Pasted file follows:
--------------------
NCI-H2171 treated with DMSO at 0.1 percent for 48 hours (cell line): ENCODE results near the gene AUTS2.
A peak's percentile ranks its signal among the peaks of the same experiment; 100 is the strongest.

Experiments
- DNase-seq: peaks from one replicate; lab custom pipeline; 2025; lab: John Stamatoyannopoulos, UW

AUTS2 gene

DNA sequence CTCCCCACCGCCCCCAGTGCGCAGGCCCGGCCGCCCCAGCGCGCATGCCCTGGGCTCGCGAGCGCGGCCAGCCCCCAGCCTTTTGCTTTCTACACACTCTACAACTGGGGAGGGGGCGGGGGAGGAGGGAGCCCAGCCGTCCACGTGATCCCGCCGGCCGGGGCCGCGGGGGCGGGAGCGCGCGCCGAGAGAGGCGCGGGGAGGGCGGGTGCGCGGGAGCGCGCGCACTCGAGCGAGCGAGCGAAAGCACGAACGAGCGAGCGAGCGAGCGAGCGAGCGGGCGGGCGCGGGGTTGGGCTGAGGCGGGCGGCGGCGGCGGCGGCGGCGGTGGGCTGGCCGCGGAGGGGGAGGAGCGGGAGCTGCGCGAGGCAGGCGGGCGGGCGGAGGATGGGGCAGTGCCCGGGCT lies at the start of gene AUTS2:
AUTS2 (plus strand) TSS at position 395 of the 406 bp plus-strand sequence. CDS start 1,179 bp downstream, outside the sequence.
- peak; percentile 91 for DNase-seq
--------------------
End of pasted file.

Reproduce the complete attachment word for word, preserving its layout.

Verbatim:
NCI-H2171 treated with DMSO at 0.1 percent for 48 hours (cell line): ENCODE results near the gene AUTS2.
A peak's percentile ranks its signal among the peaks of the same experiment; 100 is the strongest.

Experiments
- DNase-seq: peaks from one replicate; lab custom pipeline; 2025; lab: John Stamatoyannopoulos, UW

AUTS2 gene

DNA sequence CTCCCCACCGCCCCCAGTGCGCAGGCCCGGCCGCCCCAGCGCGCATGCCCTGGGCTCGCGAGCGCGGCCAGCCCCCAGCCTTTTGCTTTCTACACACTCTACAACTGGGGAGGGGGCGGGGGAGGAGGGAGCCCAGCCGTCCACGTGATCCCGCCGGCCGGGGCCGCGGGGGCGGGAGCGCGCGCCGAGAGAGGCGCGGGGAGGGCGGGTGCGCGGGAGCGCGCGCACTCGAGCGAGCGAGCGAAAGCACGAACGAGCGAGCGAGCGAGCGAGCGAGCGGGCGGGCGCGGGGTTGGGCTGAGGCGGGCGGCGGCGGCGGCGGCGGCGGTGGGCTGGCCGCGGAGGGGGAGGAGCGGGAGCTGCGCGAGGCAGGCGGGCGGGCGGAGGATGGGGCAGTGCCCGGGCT lies at the start of gene AUTS2:
AUTS2 (plus strand) TSS at position 395 of the 406 bp plus-strand sequence. CDS start 1,179 bp downstream, outside the sequence.
- peak; percentile 91 for DNase-seq